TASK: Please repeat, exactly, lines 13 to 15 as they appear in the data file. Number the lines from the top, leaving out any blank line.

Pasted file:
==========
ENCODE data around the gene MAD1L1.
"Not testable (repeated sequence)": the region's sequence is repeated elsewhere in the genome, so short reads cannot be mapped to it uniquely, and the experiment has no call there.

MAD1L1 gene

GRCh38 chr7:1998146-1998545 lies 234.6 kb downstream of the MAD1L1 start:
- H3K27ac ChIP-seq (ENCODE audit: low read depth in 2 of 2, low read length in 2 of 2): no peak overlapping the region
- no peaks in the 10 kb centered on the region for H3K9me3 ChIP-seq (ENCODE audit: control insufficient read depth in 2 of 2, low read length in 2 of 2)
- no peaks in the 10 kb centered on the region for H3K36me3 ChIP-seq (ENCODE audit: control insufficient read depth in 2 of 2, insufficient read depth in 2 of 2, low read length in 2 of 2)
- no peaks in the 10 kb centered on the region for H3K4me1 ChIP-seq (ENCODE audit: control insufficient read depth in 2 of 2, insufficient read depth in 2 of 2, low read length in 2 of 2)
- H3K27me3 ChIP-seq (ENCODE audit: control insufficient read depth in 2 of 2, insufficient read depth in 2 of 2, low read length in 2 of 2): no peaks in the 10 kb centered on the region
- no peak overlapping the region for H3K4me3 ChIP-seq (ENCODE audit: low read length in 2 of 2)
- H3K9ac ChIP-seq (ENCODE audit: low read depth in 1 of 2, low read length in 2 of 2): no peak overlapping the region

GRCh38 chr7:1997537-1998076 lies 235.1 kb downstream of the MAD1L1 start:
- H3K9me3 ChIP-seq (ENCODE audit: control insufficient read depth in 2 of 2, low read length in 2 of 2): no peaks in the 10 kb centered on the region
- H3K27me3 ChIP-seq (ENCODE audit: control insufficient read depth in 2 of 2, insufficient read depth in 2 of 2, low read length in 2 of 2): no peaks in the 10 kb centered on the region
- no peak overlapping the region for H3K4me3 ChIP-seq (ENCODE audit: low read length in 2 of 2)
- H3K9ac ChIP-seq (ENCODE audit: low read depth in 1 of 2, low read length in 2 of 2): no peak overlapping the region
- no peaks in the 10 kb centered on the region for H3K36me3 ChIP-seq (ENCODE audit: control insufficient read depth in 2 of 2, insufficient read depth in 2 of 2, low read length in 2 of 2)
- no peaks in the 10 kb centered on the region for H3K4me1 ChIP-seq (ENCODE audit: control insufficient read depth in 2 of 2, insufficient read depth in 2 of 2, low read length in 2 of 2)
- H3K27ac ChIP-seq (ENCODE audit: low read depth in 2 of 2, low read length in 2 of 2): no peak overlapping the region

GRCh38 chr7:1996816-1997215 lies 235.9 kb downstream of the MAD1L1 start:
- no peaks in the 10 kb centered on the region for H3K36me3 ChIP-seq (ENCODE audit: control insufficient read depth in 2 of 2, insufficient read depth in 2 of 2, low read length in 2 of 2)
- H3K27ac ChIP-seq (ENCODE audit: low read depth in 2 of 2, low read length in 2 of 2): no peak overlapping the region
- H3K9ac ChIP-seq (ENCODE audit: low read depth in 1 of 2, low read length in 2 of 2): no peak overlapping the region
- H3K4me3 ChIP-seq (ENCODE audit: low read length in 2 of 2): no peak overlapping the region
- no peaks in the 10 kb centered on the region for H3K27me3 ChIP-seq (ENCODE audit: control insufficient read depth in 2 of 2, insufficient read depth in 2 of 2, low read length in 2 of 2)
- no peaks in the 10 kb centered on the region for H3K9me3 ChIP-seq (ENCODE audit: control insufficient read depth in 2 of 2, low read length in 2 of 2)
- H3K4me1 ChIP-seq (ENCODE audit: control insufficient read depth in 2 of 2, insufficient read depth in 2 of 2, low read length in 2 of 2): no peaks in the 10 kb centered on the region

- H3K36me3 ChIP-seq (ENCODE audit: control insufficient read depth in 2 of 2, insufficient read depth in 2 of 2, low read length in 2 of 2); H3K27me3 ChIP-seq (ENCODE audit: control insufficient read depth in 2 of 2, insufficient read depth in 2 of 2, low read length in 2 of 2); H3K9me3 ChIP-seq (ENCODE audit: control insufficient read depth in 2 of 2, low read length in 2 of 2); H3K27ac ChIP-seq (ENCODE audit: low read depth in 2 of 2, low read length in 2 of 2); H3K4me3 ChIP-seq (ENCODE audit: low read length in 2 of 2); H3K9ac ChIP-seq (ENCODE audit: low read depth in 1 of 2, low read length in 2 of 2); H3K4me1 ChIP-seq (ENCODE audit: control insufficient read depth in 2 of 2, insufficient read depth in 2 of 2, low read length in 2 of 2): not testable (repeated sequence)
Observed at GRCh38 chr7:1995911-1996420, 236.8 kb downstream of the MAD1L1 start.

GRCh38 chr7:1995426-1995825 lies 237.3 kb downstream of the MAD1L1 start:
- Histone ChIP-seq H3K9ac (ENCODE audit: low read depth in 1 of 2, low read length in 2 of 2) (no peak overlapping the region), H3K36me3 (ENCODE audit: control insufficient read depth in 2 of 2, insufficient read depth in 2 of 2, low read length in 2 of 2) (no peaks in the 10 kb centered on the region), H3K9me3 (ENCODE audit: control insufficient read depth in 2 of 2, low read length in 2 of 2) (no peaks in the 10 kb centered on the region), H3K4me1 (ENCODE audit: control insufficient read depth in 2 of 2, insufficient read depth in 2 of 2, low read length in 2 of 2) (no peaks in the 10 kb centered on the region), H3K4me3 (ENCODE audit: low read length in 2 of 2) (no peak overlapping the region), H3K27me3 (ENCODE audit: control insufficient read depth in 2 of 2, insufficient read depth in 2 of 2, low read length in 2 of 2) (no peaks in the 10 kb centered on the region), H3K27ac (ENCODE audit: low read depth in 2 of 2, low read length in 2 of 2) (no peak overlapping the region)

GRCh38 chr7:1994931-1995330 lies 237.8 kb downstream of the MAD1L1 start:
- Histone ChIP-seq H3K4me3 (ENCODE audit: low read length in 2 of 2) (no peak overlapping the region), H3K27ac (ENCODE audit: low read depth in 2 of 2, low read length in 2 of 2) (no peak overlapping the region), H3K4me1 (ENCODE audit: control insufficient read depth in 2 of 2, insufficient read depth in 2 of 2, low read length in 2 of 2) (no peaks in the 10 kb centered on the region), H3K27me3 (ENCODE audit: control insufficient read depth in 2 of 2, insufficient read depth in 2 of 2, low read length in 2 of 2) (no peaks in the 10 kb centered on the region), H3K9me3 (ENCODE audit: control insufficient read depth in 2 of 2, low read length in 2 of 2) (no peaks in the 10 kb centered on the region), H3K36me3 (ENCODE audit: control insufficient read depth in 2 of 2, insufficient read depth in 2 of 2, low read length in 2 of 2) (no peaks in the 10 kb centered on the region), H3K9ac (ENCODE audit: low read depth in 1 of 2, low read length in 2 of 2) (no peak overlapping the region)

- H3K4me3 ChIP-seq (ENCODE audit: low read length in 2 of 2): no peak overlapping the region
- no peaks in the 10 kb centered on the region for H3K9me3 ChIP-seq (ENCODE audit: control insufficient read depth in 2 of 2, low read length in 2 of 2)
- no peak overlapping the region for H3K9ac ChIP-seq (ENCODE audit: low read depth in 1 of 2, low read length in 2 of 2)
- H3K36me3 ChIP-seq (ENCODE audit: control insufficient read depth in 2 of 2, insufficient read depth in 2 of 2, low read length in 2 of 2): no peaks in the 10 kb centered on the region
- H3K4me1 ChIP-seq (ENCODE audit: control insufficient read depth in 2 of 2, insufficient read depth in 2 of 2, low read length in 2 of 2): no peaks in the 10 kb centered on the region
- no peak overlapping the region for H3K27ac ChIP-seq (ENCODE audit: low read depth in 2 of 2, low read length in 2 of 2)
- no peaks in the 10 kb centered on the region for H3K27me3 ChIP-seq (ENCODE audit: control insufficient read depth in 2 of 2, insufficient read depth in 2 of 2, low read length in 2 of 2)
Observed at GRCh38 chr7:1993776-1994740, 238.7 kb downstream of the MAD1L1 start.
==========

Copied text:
- H3K9me3 ChIP-seq (ENCODE audit: control insufficient read depth in 2 of 2, low read length in 2 of 2): no peaks in the 10 kb centered on the region
- H3K27me3 ChIP-seq (ENCODE audit: control insufficient read depth in 2 of 2, insufficient read depth in 2 of 2, low read length in 2 of 2): no peaks in the 10 kb centered on the region
- no peak overlapping the region for H3K4me3 ChIP-seq (ENCODE audit: low read length in 2 of 2)